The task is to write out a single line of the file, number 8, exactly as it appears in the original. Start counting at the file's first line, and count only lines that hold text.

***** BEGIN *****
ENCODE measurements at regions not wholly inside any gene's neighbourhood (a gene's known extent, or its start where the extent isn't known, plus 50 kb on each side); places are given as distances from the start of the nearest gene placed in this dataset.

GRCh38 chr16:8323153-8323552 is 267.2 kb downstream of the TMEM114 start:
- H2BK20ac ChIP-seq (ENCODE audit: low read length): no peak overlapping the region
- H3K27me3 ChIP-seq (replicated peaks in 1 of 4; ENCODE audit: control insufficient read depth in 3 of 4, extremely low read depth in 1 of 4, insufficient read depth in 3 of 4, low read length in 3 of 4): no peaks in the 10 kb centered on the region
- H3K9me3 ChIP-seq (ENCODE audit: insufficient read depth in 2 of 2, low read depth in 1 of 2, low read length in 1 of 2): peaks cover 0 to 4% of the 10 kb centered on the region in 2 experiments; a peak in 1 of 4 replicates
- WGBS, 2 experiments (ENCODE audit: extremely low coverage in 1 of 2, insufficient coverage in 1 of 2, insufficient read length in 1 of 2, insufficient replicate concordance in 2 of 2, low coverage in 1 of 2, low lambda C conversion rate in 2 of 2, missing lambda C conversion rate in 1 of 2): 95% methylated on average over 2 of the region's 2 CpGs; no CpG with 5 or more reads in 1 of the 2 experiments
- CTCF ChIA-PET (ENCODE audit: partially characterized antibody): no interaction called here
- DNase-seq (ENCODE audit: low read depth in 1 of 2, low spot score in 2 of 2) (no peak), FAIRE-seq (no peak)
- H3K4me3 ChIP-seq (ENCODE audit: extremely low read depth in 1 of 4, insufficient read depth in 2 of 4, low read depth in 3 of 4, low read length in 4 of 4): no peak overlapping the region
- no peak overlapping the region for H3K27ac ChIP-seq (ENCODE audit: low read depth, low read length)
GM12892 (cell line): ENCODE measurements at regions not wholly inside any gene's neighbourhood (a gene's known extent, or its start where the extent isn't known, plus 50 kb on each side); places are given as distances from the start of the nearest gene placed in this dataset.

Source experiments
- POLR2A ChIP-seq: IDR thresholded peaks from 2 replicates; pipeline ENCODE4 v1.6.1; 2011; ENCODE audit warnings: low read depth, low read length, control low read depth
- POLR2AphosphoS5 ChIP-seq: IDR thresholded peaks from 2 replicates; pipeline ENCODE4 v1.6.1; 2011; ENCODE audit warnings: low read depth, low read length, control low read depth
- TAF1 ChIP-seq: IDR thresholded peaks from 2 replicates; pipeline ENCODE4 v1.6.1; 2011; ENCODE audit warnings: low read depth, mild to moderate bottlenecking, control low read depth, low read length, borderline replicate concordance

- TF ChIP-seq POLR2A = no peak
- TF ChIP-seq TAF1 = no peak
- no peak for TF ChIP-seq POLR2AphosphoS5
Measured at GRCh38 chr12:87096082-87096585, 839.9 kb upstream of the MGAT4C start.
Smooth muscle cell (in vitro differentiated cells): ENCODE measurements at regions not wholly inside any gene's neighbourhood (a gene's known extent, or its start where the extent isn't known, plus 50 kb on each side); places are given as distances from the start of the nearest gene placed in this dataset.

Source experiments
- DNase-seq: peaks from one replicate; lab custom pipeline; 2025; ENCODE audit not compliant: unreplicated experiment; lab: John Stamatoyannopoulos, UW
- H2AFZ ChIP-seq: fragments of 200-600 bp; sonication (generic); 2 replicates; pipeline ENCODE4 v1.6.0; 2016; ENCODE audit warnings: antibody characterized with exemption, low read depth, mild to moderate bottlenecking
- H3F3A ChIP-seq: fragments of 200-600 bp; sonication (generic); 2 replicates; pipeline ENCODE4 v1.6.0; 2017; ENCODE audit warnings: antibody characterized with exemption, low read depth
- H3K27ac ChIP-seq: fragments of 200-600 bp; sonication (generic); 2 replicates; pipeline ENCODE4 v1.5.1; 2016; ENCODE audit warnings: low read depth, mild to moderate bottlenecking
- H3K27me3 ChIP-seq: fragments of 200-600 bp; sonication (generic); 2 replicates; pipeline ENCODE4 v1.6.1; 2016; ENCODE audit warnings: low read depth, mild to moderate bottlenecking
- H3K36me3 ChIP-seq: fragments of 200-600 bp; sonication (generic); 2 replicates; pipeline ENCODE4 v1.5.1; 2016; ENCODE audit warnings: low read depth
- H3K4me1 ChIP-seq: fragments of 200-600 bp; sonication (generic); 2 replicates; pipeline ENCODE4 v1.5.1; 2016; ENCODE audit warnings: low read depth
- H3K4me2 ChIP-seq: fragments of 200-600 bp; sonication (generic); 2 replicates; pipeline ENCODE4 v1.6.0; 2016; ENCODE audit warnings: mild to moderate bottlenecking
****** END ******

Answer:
- DNase-seq (ENCODE audit: low read depth in 1 of 2, low spot score in 2 of 2) (no peak), FAIRE-seq (no peak)